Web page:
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I have so many pleasant memories of smoking. How can I create unpleasant memories about it?

A form of conscious reprogramming is needed to replace the automatic pleasant memories with unpleasant ones. This is part of how cognitive behavioral therapy (CBT) works, in replacing the automatic negative thoughts associated with one's depression with positive thoughts (see Questions 71-73). However, this is especially challenging because it is replacing automatic pleasant memories associated with one's smoking with negative ones. Here is a list of unpleasant memories that one can attempt to conjure up whenever confronted with a positive memory. Obviously the list is neither comprehensive nor specific to every individual. It is important to write down your own list and practice them by reading the list out loud in addition to recalling as vividly as possible the sights, sounds, and odors associated with them.

Struggling to hide the odor to avoid discovery and chastisement.

Smoke seeping into everything, leaving its telltale signs including the grungy yellow tinge wherever it touched.

The extra time and energy it took to buy cigarettes and smoke them.

Running out of cigarettes in the middle of the night, running to the store to buy some.

Smoking butts that tasted terrible because you ran out of cigarettes.

Coughing when you first get up in the morning and periodically throughout the day.

Holes in your clothes.

Stains on your fingers.

Burns on the furniture.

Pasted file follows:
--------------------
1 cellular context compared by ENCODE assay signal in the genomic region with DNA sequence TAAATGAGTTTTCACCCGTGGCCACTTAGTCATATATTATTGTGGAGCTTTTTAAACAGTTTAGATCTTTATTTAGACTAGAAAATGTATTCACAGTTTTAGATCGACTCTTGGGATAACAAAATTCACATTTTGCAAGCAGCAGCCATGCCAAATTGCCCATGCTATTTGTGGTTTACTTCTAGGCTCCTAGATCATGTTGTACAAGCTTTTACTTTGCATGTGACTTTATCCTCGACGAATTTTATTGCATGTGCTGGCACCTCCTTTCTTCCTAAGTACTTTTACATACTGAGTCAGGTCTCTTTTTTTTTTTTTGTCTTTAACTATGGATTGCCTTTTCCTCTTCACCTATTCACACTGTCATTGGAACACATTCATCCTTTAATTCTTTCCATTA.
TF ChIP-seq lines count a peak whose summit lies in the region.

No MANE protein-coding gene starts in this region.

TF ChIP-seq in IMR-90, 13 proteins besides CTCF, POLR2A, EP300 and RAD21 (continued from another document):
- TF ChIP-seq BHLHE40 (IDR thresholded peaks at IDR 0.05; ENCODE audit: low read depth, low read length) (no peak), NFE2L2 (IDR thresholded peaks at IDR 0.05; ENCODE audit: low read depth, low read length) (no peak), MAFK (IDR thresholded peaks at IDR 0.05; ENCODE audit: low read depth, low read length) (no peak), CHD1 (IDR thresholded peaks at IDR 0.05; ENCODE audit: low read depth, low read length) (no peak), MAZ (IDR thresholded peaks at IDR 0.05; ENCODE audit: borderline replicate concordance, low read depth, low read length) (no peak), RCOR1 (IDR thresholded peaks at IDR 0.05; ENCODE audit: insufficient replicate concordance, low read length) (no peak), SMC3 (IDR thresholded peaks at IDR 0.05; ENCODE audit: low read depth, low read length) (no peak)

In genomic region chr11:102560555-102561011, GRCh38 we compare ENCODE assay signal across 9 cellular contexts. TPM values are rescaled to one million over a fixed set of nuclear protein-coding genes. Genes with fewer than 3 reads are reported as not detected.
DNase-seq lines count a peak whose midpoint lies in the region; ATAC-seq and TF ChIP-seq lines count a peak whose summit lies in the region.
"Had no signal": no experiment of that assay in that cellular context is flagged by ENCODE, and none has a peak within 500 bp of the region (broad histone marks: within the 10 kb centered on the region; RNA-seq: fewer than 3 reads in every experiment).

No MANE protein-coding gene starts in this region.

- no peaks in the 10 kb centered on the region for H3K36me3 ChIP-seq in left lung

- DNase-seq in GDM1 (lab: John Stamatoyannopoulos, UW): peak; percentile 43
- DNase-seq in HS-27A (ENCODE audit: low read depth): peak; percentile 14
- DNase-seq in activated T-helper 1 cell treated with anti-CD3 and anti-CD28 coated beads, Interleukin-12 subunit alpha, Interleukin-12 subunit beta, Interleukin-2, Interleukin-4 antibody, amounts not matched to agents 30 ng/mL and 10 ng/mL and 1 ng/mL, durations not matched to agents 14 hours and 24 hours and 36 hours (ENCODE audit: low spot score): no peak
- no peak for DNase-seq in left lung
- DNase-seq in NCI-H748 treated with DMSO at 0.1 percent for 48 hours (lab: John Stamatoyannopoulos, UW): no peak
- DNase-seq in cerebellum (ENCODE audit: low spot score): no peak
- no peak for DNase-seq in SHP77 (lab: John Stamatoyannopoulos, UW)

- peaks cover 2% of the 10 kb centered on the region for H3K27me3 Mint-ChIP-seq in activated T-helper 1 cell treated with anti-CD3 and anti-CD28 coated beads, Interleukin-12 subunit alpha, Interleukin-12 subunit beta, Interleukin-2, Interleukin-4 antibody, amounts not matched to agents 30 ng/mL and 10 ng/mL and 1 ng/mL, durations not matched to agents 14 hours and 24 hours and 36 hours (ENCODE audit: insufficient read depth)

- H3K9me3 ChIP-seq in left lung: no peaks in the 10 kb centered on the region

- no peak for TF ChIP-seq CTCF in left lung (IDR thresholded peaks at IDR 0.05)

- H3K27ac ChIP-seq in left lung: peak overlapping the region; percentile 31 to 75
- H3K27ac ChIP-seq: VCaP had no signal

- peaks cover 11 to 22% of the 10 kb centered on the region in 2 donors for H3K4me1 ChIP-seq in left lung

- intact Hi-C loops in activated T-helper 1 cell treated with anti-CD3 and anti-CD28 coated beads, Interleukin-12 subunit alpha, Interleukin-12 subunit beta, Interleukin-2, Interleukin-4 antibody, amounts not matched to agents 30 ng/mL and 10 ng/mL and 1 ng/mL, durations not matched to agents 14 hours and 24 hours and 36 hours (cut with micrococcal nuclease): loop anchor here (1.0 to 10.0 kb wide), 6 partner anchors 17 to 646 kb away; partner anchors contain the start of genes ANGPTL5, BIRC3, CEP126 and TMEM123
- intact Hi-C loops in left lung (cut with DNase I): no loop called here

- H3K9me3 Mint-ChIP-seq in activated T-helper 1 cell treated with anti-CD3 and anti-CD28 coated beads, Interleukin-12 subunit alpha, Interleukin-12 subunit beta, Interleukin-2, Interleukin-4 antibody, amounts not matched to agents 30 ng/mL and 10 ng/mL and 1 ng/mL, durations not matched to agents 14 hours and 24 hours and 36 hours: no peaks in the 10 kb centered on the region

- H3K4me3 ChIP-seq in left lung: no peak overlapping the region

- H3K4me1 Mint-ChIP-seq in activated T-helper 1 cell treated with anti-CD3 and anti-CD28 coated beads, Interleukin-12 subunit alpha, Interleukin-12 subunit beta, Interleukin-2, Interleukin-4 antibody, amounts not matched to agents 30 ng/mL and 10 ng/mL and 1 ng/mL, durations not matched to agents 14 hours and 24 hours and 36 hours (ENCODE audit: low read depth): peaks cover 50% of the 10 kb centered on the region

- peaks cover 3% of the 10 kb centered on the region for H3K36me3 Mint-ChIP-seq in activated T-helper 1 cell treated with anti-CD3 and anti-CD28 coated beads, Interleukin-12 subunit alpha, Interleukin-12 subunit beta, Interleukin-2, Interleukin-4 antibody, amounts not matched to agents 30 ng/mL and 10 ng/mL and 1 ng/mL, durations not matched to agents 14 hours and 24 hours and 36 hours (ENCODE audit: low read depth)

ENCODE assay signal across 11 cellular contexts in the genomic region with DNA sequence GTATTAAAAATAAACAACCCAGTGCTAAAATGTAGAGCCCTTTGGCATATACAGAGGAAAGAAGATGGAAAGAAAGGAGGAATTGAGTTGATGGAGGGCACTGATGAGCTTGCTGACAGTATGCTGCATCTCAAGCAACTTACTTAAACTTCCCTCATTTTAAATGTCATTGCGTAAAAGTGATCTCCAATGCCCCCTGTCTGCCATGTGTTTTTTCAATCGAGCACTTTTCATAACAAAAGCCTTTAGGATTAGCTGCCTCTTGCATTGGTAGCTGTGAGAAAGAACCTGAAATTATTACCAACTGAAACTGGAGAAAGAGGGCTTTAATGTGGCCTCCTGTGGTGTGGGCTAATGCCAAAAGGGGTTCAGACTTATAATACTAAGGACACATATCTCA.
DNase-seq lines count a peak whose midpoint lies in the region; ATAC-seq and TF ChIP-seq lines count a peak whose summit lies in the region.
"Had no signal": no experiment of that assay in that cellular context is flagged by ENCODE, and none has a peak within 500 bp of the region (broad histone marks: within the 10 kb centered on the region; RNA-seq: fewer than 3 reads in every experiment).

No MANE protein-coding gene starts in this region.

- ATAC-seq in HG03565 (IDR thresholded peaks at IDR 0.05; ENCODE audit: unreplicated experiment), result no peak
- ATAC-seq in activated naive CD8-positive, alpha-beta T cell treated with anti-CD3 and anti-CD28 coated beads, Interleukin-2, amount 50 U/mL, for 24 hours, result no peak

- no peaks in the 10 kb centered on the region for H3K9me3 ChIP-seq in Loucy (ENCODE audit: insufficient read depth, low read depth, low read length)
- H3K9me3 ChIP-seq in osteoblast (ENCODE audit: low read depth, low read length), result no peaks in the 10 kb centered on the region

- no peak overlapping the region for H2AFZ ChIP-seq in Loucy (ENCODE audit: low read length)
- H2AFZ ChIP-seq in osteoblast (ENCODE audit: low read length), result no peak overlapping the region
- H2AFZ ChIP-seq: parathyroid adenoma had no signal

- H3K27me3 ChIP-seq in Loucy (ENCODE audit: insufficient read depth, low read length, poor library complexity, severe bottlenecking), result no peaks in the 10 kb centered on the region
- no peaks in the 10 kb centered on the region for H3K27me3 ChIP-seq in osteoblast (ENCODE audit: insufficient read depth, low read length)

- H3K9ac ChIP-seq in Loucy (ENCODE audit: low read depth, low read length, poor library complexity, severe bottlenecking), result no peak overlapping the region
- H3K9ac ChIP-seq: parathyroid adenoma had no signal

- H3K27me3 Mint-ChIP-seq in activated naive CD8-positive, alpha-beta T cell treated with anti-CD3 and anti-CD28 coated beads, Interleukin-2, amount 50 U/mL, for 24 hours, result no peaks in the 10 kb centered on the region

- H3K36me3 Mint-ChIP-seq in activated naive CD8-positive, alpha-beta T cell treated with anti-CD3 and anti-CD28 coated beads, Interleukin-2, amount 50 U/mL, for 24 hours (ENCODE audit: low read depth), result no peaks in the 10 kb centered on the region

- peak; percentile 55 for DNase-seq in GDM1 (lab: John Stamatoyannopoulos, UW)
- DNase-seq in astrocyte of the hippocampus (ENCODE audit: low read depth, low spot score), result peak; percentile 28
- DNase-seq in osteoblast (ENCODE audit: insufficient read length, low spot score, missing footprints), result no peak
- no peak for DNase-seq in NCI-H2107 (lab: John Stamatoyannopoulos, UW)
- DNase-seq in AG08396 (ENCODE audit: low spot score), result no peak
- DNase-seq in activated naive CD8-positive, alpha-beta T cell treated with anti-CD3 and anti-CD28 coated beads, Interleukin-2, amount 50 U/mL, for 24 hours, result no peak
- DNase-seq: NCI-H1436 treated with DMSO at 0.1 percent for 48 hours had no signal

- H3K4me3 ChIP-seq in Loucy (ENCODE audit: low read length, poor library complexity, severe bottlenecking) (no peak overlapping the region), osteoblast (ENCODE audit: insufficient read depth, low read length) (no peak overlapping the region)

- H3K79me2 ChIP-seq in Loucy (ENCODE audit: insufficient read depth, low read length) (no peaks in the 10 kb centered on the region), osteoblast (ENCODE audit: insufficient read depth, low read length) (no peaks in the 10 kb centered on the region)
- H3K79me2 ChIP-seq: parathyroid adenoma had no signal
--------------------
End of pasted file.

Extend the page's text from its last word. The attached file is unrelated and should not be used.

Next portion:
Foul-smelling breath.

Complaints from family, friends, and colleagues.

Reminding yourself that cigarettes actually taste bad.

Reminding yourself that smoking makes your body toxic, shortens your life, and can kill you with a terrible disease.

Joseph's comment:

The good memories were so long ago that I have a hard time recalling them. I enjoyed having a cigarette with my coffee in the morning, and when I was younger, I loved fitting in with the smoking crowd of my friends. It was the "adult" thing to do! The bad memories; my health was declining with smoker's cough in the morning; the price of cigarettes, consuming more and more of my monthly income; it becoming less and less the "cool" thing to do; and personal experience of loved ones dying of smoking-related ailments.

Lisa's comment:

With the help of my smoking cessation leader, I calculated that I was easily spending $50 a week (back in 2002!). After quitting, I soon justified buying a new stove and a new refrigerator! I got new clothes and "toys." I've been nicer to me ever since.

What is the Master Settlement Agreement?

The Master Settlement Agreement (MSA) awarded billions of dollars to the states in November 1998. The largest four tobacco companies made a cash settlement and agreed to amend other corporate practices in response to lawsuits brought by the Attorney Generals of 46 U.S. states and 5 U.S. territories. These tobacco companies also agreed to finance anti-smoking campaigns. This agreement occurred over multiple lawsuits alleging that the tobacco companies had been deceitful in their advertising campaign claims that smoking was safe and non-addictive. These allegations included illegal marketing campaigns directed to children.

The MSA specifically bans:

The use of cartoon characters in advertising, promoting, packaging, or labeling of cigarettes;

Billboards, stadium signs, and transit signs advertising cigarettes;